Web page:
Browns coach Eric Mangini wants the chance to turn around Cleveland’s franchise. All he needs is just a little patience. (Cue the whistling.)
“I just know when we first came into New England, they’d come off an
8-8 season, and there had to be a lot of transition,” Mangini told the Boston Globe during Cleveland’s bye week.
“It was top-heavy financially, there were tough decisions that had to
be made, and we didn’t have much success that first year. There are
remarkable similarities between the situations.”
Browns owner Randy Lerner is reportedly looking for a football czar — an executive that may not give Mangini the time he says he needs.
“I don’t think we won any popularity contests there,” Mangini said, speaking about Bill Belichick’s first year with the Patriots. “You can look at
the clips. The other thing is that with the staff we had, the approach
we had, we kept getting better, but it took a while. At one point in
that second year, we were 1-3, but we didn’t change the approach, and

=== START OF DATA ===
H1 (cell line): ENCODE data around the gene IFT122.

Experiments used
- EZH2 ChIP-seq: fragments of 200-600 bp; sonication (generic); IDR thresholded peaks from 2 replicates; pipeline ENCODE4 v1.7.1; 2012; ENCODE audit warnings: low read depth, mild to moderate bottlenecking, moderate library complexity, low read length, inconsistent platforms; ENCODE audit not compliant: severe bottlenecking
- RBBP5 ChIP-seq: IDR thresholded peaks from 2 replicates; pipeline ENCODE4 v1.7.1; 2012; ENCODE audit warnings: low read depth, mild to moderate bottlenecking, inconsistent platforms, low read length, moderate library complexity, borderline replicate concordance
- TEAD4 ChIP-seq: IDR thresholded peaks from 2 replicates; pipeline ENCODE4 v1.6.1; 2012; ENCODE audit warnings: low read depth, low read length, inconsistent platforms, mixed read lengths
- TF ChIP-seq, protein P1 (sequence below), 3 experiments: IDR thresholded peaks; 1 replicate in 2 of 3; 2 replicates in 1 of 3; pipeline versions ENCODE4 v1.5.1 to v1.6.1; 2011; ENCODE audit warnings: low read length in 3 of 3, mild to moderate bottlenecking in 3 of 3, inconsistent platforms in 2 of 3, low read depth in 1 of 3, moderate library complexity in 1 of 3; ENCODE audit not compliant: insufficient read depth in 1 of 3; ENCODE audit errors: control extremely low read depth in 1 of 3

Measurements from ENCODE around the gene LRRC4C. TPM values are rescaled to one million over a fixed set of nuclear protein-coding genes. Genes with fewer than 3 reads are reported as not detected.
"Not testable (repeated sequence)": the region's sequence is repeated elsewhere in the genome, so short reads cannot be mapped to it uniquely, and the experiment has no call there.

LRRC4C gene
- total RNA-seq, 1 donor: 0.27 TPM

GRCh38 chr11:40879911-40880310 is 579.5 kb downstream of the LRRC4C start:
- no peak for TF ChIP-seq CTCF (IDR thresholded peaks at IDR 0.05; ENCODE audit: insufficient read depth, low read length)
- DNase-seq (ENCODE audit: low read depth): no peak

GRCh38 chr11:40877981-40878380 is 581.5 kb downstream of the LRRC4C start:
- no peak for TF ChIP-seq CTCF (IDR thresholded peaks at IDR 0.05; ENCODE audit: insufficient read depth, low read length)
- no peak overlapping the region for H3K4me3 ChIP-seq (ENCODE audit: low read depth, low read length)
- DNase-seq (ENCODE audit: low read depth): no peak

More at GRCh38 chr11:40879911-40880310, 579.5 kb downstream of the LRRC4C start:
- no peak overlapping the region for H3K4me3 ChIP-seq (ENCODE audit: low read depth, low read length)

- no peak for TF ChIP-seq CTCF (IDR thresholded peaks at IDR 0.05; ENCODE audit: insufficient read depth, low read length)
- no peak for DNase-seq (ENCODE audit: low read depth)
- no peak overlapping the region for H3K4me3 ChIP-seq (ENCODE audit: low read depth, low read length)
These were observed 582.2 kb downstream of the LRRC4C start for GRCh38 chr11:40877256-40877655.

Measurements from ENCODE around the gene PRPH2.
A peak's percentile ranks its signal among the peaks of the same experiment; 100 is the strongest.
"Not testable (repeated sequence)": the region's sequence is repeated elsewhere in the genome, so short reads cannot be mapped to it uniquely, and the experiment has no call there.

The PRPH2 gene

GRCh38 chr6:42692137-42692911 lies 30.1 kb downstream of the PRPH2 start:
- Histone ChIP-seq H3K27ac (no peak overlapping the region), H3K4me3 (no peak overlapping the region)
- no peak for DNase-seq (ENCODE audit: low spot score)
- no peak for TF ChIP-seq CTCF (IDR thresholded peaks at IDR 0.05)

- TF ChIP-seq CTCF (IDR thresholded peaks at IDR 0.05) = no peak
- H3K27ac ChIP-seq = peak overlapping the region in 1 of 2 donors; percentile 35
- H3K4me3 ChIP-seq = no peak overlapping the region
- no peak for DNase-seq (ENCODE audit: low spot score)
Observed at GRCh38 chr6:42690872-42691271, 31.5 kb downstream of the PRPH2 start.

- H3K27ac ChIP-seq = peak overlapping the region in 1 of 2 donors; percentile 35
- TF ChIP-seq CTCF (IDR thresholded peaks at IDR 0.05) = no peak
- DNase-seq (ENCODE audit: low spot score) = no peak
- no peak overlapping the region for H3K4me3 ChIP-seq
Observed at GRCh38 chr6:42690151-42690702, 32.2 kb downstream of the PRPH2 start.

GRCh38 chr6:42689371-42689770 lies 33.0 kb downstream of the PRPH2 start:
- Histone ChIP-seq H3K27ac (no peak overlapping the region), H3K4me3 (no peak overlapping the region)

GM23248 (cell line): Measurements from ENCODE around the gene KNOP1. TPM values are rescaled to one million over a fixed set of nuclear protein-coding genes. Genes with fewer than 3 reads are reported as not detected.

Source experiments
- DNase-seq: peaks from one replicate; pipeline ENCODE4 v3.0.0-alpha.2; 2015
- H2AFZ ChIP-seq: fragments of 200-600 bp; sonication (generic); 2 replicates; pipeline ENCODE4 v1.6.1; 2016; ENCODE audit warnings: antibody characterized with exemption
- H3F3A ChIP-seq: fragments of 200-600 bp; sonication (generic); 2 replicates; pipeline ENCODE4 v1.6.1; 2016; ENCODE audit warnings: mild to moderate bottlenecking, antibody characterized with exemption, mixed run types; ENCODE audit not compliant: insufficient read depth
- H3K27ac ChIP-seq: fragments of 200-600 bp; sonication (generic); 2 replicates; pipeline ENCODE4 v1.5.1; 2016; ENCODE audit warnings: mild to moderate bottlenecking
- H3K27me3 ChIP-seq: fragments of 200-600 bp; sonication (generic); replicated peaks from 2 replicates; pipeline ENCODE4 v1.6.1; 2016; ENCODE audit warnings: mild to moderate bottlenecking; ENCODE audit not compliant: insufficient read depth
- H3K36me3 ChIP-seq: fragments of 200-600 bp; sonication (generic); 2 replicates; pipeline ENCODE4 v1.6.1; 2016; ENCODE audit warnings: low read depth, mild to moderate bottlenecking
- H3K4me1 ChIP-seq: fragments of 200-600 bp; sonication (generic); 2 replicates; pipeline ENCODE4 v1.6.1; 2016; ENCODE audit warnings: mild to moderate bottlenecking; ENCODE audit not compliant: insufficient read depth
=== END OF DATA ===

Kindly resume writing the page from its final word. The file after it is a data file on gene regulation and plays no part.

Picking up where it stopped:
then we went on a streak.
“That wasn’t a function of getting hot. It was a function of two years
of work. You don’t know when that moment will strike, but they’ve been
There are a lot of differences we could point out — the 2000 Patriots weren’t 31st in offense and 32nd in defense — but the key one is that Patriots owner Robert Kraft believed in the leadership structure in place. That structure started with coach Bill Belichick, and his VP of player personnel Scott Pioli, who enjoyed a close relationship by all accounts.
Mangini’s hand-picked G.M. George Kokinis was just
fired removed from the building. And this new czar is likely to have his own ideas about how to fix the franchise. Mangini says he welcomes help.
“The distribution of power and responsibility, that’s not important,” Mangini said.
“Trying to get the right answer is. Everyone here’s working towards
that. It’s not about power.”